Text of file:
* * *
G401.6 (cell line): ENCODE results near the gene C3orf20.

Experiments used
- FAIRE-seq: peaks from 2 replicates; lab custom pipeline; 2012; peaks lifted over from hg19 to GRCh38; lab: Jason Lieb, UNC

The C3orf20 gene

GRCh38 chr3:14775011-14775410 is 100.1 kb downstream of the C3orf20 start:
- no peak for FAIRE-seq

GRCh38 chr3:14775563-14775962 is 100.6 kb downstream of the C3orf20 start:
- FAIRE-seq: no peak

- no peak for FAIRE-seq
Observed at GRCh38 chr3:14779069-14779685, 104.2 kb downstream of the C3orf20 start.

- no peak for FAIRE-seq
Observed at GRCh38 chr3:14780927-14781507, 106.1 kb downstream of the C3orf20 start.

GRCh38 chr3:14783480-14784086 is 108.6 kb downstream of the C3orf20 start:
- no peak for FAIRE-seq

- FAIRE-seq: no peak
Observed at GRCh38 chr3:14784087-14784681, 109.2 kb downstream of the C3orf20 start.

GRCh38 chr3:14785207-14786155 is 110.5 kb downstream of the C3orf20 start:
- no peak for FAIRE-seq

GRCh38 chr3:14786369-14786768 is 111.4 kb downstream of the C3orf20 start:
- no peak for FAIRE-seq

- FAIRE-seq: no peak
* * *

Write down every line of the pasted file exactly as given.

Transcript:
G401.6 (cell line): ENCODE results near the gene C3orf20.

Experiments used
- FAIRE-seq: peaks from 2 replicates; lab custom pipeline; 2012; peaks lifted over from hg19 to GRCh38; lab: Jason Lieb, UNC

The C3orf20 gene

GRCh38 chr3:14775011-14775410 is 100.1 kb downstream of the C3orf20 start:
- no peak for FAIRE-seq

GRCh38 chr3:14775563-14775962 is 100.6 kb downstream of the C3orf20 start:
- FAIRE-seq: no peak

- no peak for FAIRE-seq
Observed at GRCh38 chr3:14779069-14779685, 104.2 kb downstream of the C3orf20 start.

- no peak for FAIRE-seq
Observed at GRCh38 chr3:14780927-14781507, 106.1 kb downstream of the C3orf20 start.

GRCh38 chr3:14783480-14784086 is 108.6 kb downstream of the C3orf20 start:
- no peak for FAIRE-seq

- FAIRE-seq: no peak
Observed at GRCh38 chr3:14784087-14784681, 109.2 kb downstream of the C3orf20 start.

GRCh38 chr3:14785207-14786155 is 110.5 kb downstream of the C3orf20 start:
- no peak for FAIRE-seq

GRCh38 chr3:14786369-14786768 is 111.4 kb downstream of the C3orf20 start:
- no peak for FAIRE-seq

- FAIRE-seq: no peak